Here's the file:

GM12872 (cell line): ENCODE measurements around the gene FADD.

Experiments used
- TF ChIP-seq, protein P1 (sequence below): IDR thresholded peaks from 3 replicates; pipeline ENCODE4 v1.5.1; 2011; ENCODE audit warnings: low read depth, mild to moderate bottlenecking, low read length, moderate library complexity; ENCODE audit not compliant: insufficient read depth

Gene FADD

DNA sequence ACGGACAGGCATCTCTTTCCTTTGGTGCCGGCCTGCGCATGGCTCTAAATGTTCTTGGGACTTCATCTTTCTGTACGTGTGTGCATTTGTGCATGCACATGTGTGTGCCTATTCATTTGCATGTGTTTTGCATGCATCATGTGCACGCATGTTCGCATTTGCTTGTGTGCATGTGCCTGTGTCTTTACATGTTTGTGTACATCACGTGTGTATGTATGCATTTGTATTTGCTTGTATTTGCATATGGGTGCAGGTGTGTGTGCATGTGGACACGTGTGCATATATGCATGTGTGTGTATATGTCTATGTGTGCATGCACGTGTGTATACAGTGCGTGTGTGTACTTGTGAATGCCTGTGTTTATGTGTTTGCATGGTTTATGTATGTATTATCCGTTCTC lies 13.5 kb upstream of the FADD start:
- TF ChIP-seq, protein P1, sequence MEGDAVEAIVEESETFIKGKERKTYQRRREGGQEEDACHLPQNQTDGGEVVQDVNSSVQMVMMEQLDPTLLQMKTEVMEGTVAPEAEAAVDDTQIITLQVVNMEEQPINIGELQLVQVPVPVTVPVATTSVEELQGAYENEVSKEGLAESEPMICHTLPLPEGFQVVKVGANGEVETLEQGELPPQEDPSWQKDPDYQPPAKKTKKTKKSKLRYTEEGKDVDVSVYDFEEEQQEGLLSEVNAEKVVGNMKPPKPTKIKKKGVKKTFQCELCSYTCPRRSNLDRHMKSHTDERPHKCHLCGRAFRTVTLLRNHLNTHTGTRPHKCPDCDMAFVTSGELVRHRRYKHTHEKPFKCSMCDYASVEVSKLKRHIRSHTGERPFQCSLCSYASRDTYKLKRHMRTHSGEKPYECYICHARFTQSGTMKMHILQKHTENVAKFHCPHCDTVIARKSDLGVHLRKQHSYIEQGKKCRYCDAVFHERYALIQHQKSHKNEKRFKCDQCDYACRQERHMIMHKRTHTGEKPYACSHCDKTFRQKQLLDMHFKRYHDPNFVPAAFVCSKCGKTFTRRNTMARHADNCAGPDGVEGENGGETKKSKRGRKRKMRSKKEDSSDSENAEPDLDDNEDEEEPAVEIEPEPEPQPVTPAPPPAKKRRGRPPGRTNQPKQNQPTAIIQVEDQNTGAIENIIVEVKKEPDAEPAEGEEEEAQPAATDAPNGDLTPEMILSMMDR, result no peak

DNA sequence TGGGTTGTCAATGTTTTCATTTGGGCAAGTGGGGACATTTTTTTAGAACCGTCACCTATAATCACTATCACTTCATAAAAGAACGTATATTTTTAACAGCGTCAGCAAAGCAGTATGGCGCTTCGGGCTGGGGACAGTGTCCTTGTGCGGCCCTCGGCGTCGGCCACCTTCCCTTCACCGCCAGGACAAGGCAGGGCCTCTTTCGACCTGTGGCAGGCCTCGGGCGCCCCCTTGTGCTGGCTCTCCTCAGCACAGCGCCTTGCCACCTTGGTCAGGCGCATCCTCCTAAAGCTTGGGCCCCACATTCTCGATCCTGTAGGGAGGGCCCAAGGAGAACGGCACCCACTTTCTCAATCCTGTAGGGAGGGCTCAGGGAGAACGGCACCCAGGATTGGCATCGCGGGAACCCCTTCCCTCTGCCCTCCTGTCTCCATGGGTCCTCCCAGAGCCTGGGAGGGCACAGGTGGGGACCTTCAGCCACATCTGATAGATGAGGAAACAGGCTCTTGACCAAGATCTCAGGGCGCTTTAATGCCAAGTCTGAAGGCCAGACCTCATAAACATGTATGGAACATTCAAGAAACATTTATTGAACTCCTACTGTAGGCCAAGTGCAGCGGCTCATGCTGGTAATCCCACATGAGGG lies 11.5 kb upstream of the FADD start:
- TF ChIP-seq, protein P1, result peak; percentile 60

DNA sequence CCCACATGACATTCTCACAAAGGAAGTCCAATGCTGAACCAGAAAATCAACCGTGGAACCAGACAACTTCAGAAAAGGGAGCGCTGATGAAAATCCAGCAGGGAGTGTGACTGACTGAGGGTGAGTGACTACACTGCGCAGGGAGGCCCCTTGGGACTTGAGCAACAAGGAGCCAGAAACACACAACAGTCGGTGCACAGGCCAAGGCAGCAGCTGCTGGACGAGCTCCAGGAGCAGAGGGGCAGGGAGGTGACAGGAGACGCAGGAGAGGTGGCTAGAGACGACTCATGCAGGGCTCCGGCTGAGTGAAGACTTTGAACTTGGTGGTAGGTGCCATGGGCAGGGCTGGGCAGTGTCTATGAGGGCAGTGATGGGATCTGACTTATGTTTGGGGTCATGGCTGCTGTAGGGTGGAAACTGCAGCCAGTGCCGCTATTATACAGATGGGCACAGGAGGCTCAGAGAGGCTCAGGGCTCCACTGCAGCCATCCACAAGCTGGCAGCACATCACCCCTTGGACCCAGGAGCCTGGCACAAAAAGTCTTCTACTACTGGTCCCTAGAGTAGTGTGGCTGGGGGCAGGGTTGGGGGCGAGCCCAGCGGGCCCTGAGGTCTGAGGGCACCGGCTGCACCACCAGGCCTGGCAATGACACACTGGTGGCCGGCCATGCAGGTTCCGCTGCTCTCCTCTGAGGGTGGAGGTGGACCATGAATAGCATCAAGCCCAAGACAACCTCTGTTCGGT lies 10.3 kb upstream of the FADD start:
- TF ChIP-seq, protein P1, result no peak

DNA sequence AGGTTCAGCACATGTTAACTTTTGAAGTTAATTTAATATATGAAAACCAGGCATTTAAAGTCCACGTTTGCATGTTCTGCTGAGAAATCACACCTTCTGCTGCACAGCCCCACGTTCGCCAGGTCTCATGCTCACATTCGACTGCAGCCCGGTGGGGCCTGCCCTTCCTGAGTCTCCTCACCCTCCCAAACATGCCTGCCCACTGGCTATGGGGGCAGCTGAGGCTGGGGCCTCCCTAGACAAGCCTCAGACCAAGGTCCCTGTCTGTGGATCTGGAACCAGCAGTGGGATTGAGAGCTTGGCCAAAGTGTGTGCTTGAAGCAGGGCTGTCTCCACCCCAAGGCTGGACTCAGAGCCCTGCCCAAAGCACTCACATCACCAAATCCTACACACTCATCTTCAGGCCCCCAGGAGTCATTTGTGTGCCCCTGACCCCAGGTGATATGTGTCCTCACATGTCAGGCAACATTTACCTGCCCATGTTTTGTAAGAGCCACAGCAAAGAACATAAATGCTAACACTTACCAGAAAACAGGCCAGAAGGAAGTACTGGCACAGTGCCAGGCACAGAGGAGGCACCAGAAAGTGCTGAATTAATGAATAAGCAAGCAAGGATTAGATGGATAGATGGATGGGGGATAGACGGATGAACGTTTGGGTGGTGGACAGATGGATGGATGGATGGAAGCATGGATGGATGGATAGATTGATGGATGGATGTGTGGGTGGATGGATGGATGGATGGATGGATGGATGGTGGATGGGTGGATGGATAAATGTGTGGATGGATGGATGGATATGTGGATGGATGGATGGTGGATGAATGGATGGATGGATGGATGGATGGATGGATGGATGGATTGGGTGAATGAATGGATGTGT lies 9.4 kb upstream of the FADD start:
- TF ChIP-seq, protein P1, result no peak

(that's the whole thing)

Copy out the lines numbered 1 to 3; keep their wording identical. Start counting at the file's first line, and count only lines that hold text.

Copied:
GM12872 (cell line): ENCODE measurements around the gene FADD.

Experiments used
- TF ChIP-seq, protein P1 (sequence below): IDR thresholded peaks from 3 replicates; pipeline ENCODE4 v1.5.1; 2011; ENCODE audit warnings: low read depth, mild to moderate bottlenecking, low read length, moderate library complexity; ENCODE audit not compliant: insufficient read depth